As the new year begins, thoughts about our health and how to improve it, naturally loom.
I acquired an apple watch in part to provide accurate feedback on my progress. As we know, humans are not always accurate or objective reporters of our behavior. I assumed an electronic device will keep me honest.
In our first week together, the watch reports that I have failed to meet the exercise goal. A medley of feelings flood my brain like strident notes emanating from a discordant symphony. I wonder if I really need another voice telling me to shape up.
I fight back. "You're not perfect either," I say to the watch. "You neglected to give credit for a flight of stairs I climbed, or time I spent stretching on the mat."
But of course, arguing with an electronic device is laughable and a waste of time.
To get at the nitty-gritty of the struggle, Newton's Law of Inertia comes in handy. Simply put, the principle states that an object will remain at rest until a force is applied to it. Like every other body at rest, we experience inertia and have to apply force to put our reluctant bodies in motion. The effort equates to work!
In addition, we have to cope with our intra-psychic "saboteurs," those myriad voices that race through our brain and impede our intra-psychic "saviors" from taking positive, constructive action.
Sadly, some of us wait until late in the game. Mr. N. suffered from a very rapid heart rate exacerbated by emphysema from years of smoking. Emergency care saved his life. A course of physical therapy helped him recognize the value of incorporating exercise into his daily routine.
Sabotaging messages include the following thoughts:
Exercising doesn't really make a difference.
No one cares.
No one knows if I exercise or not.
I'd rather eat or do anything else.
The temperature/weather is too hot/too cold
I'm going to die anyway.
I'm too old to start now.
But Ms. K. an 88 year old proves that it is never too late to begin. She said, "I understand now why I need to exercise. I feel better without discomfort in my back and knees on the days I stretch."
Once I put the saboteurs in perspective, I recall the words of a yoga instructor from years ago who spoke of maintaining the triad of flexibility, strength, and balance of all our muscle groups.Helpful too is to think of the few minutes of exercise as the most important of our day. I've discovered that 15-20 minutes a day grants hours of pain-free living.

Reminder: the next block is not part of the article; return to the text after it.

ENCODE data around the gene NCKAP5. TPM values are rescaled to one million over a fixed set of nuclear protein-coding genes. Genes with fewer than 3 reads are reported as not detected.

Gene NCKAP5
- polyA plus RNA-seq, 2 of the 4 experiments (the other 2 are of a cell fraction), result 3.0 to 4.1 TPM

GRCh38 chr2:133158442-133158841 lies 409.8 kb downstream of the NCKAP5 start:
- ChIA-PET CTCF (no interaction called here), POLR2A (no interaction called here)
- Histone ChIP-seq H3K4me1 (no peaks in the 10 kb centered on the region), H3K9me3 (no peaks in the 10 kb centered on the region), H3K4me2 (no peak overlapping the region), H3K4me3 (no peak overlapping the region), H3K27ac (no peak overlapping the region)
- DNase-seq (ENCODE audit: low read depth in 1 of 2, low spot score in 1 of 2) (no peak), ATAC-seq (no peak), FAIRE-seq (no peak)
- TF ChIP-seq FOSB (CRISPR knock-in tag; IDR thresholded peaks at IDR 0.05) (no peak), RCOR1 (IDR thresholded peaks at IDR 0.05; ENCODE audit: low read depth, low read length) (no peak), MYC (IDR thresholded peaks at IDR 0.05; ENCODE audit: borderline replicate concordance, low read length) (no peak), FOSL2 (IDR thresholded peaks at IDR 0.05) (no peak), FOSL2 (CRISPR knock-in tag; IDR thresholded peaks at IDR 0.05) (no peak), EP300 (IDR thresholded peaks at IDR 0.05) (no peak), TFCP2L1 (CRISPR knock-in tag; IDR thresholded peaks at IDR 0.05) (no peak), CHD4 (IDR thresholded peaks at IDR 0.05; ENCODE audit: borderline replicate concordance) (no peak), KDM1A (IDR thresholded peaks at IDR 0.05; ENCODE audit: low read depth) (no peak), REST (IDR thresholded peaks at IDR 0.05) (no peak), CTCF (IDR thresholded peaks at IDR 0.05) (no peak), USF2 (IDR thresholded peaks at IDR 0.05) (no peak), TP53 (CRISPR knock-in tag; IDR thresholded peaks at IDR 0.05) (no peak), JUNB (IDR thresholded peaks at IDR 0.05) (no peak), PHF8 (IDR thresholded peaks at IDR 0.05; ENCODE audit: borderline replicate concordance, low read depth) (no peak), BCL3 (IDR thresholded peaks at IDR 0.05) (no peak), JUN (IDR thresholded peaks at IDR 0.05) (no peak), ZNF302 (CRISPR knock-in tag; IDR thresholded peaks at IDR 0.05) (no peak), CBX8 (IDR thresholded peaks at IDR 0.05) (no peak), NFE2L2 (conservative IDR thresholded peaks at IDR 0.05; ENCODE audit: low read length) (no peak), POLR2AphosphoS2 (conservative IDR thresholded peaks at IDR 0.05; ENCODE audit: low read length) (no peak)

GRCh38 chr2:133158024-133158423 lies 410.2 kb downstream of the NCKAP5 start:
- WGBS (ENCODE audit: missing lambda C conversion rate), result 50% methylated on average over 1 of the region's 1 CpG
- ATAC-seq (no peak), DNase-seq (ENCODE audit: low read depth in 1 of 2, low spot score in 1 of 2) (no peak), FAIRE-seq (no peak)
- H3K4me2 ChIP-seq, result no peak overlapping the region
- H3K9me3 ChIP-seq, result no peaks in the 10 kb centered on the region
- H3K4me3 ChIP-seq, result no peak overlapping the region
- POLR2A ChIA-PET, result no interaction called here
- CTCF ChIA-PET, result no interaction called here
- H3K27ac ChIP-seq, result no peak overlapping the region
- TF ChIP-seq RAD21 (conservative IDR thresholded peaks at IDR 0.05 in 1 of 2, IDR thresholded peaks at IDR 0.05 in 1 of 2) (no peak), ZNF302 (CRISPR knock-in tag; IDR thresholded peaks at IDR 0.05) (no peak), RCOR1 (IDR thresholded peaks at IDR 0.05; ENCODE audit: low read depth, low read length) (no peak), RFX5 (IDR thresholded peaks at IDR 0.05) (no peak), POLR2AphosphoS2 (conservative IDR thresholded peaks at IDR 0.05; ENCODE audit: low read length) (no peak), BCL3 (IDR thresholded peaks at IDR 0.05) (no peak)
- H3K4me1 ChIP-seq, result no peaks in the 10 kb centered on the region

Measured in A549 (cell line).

Exercise is not meditation. This is not about staying in the moment. If we're swallowed up in the discomfort of the moment, we're less likely to repeat the ordeal/tedium. At first, then, we need to set our sites on the future--imagining the beautiful, healthy, erect body and capitalizing on the benefit of hours with no pain.
Exercise becomes easier as we build it into a routine. The consistency, a little each day, is more advantageous than infrequent bursts of extended workouts.
After it becomes routine, exercise can become a kind of meditation. Yogis and long distance runners describe the meditative benefits.Helpful tools include listening to music that distract us from the effort and tedium. Also giving rewards like eating breakfast afterward.
Royal Canadian Air Force Exercise Plans for Physical Fitness (1962) includes gentle, easy, equipment-free exercises that can be performed in 11 minutes.
The New York Times 7 minute workup, a bit more strenuous, is another valuable reference.
Two weeks have passed and my Apple Watch and I have come to terms with each other. I do 15-20 minutes of stretches and add 10,000 steps of walking which I achieve rather easily by engaging in the activities of daily living (commonly referred to as ADL) This is as simple and economical as it gets.
The good news is that we have choices: Whatever exercise you choose is fine.
The only choice we best eliminate is the choice to do nothing.
Conclusion: This equation is simple:a few minutes of discipline equals hours of comfort, pleasure, a lengthened lifespan, and less time spent on medical procedures.